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Level Up: The World Is Quiet Here’s Tyler Dworak on Video Games, Card Games, and RPGs

Supporting their new album ‘Zon’ (Silent Pendulum Records), The World Is Quiet Here bassist Tyler Dworak joins us for a Level Up interview on video games, card games, and RPGs.



To get experimental and, musically, go where others wouldn’t dare; and have it all competently tied together is no easy feat. Yet, this is one of the primary accomplishments of The World Is Quiet Here on their new album, Zon. Released just last week via Silent Pendulum Records, this sophomore full-length offering (of over one hour in length), really emphasizes the quintet’s sensational technical skills and musicianship, as well as its sheer musical coherence. Progressive metal can get rather adventurous, and this album certainly does, but within that creative freedom, the group has demonstrated a great ability to take you on a metallic ride appealing to any fan of hard music.

Zon is The World Is Quiet Here’s follow-up to their debut, Prologue. It’s, in a sense, a continuation of that record, picking up right where they left off, literally. Prologue ends with the album’s main character’s demise, and Zon is an exploration of what comes next for that person. Speaking to the band’s quickly growing respect within their own genre, Zon features guest appearances by guitarist Ivan Chopik, formerly of Pained In Exile, guitarist Kee Poh Hock, previously of Native Construct, and Others By No One singer Max Mobarry.

For our latest Level Up interview, we spoke with The World Is Quiet Here bassist Tyler Dworak about his favourite type of gaming, how games have inspired him musically, RPGs, card games, and his favourite video game of all time.

What video game introduced you to the world of gaming?

Tyler Dworak: “I have vague memories of having an Aladdin game on a Sega system, but I couldn’t give any details about it, just that it was an Aladdin game. The first game I actually remember is Donkey Kong 64. We had gotten it for Christmas, and it blew my tiny brain. The size of that game is unreal, and it was just a fun world to explore and kick beavers in. I still have my copy and pull it out every now and again. It hardly holds up, but that’s what started it for me.”

What are your favourite types of games to play?

“I’m big on the action-adventure/RPG thing these days. Games that take a really long time to finish or tell a great story. I grew up with The Legend of Zelda franchise, and still love (almost) all of the games, and it hooked me forever. We’re sort of at a renaissance with that style of game right now, which has been great. The new God of War series is wonderful. Elden Ring, as miserable as it can be sometimes, was a triumph for open-world gaming.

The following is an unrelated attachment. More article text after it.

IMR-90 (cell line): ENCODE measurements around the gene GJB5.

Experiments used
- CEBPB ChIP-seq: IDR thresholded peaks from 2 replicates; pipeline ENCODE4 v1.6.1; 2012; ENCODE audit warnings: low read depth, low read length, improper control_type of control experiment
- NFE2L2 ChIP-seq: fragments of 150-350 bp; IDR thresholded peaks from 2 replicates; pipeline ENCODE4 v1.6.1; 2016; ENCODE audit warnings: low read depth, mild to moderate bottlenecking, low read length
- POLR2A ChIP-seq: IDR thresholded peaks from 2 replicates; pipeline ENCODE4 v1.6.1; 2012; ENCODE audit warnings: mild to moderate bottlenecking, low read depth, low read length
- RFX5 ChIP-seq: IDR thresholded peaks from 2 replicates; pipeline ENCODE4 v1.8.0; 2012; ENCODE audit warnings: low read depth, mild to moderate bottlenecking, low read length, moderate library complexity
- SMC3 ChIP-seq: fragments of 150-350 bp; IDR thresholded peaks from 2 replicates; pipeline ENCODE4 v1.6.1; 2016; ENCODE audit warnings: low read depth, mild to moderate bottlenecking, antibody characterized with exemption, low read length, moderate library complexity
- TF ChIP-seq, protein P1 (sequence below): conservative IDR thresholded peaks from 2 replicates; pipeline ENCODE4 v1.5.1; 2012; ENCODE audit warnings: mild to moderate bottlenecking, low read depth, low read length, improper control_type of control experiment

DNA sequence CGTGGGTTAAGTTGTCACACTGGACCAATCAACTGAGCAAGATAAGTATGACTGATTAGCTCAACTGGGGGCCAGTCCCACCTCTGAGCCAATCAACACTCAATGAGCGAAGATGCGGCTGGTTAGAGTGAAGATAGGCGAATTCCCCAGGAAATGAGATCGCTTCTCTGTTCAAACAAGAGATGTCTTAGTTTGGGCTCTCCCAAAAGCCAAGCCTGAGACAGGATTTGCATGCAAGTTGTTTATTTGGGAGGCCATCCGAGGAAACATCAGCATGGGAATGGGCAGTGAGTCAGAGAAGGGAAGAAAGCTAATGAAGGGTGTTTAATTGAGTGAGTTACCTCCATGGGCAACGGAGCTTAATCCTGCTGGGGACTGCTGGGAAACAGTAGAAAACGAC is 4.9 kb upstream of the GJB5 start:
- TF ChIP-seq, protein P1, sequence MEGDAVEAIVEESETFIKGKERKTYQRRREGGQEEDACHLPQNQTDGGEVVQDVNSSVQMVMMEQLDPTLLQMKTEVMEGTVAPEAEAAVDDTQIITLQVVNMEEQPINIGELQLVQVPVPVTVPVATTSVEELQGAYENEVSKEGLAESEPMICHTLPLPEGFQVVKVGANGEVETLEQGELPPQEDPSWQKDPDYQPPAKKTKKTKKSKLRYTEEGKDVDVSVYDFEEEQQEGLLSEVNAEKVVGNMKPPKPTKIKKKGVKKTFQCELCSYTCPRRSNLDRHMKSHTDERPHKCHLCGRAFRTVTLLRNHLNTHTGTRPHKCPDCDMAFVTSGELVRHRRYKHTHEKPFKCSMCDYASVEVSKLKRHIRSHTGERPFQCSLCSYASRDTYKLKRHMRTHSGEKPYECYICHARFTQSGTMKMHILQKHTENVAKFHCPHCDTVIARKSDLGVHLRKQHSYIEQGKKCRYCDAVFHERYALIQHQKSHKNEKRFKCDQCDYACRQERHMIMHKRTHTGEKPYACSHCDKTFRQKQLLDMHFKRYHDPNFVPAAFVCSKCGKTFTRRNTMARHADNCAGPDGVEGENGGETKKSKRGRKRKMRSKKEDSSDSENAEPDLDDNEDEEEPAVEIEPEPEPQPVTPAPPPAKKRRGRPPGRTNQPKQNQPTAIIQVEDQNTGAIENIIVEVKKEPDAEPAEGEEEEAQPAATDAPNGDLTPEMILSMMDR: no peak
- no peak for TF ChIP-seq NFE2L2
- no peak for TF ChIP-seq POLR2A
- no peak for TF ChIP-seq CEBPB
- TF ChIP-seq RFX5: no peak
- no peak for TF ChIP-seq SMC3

“I’ve recently gotten more into the JRPG genre, but I like the games that do things a little differently. I absolutely love the Mother games, specifically Mother 3. The way the story is structured is super original, even for a 17-year-old game. I fell heavily for Persona 5 in the last few years, that game has more style than our whole band does. A series that is sort of like a joke with me and my wife is the Xenoblade Chronicles series. Those games are ridiculous and the writing and voice acting can be pretty terrible, but that’s part of the charm, and we love them.”

Have video games ever inspired you musically?

“For sure. There is a bassline on Zon that was inspired by the victory theme in Persona 3. I accidentally wrote a bassline that was super reminiscent of the original Bower’s Castle from the first Super Mario Bros. games, I didn’t end up using that one.

“I’ve been making a lot of synthesizer-based music lately, and as much as a meme the game has become is, the Undertale soundtrack has been great to get into that headspace. It’s incredible.”

Which video game have you logged the most hours in?

“There are a few that come to mind. Lifetime, the Pokemon franchise is definitely number one. With the whole franchise, I have thousands of hours in. I’ve played every game since Red/Blue/Yellow multiple times, even the bad ones. Something about seeing a Pokemon I’ve never seen before always brings me back to being 6 years old, and the only thing that mattered was my level 100 Blastoise.